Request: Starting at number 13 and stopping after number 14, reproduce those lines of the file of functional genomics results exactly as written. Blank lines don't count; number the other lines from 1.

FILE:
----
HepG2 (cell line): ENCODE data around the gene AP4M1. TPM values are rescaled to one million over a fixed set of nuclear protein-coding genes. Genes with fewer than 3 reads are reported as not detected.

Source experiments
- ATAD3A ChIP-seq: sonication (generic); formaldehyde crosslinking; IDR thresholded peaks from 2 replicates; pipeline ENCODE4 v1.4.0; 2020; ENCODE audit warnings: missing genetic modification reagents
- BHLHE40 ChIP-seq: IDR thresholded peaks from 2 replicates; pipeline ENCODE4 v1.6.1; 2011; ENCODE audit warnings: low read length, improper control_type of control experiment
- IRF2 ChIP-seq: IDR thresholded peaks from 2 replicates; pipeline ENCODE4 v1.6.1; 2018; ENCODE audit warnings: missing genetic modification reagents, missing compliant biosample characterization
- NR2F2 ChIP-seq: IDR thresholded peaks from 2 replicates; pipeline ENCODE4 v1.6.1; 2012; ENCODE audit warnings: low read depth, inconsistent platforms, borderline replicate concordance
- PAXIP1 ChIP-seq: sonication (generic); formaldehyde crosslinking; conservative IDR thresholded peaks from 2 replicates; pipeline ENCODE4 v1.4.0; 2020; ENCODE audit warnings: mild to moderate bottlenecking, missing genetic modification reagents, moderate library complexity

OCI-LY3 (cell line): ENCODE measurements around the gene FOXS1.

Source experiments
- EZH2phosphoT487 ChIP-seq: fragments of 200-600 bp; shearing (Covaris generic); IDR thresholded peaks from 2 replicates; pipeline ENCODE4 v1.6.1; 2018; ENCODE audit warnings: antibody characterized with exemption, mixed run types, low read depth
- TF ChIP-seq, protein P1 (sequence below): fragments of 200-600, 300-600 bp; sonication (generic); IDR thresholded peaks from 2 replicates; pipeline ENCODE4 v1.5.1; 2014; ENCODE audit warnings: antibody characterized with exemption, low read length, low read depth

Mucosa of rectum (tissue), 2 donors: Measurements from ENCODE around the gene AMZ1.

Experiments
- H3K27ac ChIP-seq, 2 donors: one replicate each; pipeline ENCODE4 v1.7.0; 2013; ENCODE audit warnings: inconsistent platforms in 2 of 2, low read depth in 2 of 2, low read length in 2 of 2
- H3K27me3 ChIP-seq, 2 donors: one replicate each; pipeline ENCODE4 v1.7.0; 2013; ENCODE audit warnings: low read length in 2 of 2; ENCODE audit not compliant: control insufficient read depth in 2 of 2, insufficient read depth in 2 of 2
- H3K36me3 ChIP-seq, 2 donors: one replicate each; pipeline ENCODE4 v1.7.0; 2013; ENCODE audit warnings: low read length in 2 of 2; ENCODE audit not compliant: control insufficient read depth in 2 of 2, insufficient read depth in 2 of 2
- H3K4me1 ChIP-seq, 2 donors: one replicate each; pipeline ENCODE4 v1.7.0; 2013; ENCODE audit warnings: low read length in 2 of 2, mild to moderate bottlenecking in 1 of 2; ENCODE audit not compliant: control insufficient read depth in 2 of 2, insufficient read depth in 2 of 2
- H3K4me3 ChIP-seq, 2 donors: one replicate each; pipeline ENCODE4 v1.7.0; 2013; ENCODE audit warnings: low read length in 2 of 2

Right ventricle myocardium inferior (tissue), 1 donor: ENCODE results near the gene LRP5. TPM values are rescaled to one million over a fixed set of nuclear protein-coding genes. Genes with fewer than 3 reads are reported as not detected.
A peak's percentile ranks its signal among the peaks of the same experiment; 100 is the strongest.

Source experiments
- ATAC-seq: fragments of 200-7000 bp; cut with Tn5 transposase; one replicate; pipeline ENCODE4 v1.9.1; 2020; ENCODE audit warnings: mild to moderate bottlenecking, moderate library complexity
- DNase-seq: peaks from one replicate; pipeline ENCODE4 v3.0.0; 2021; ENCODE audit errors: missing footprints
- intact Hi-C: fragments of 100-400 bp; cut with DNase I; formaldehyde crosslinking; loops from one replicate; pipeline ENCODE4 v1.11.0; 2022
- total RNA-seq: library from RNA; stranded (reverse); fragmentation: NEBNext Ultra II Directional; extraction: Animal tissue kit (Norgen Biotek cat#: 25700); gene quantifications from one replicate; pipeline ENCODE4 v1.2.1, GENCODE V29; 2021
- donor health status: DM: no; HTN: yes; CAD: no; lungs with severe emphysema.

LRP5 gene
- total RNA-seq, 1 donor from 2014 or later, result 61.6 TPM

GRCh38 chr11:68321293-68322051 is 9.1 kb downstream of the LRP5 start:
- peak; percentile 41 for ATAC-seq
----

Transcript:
Experiments
- H3K27ac ChIP-seq, 2 donors: one replicate each; pipeline ENCODE4 v1.7.0; 2013; ENCODE audit warnings: inconsistent platforms in 2 of 2, low read depth in 2 of 2, low read length in 2 of 2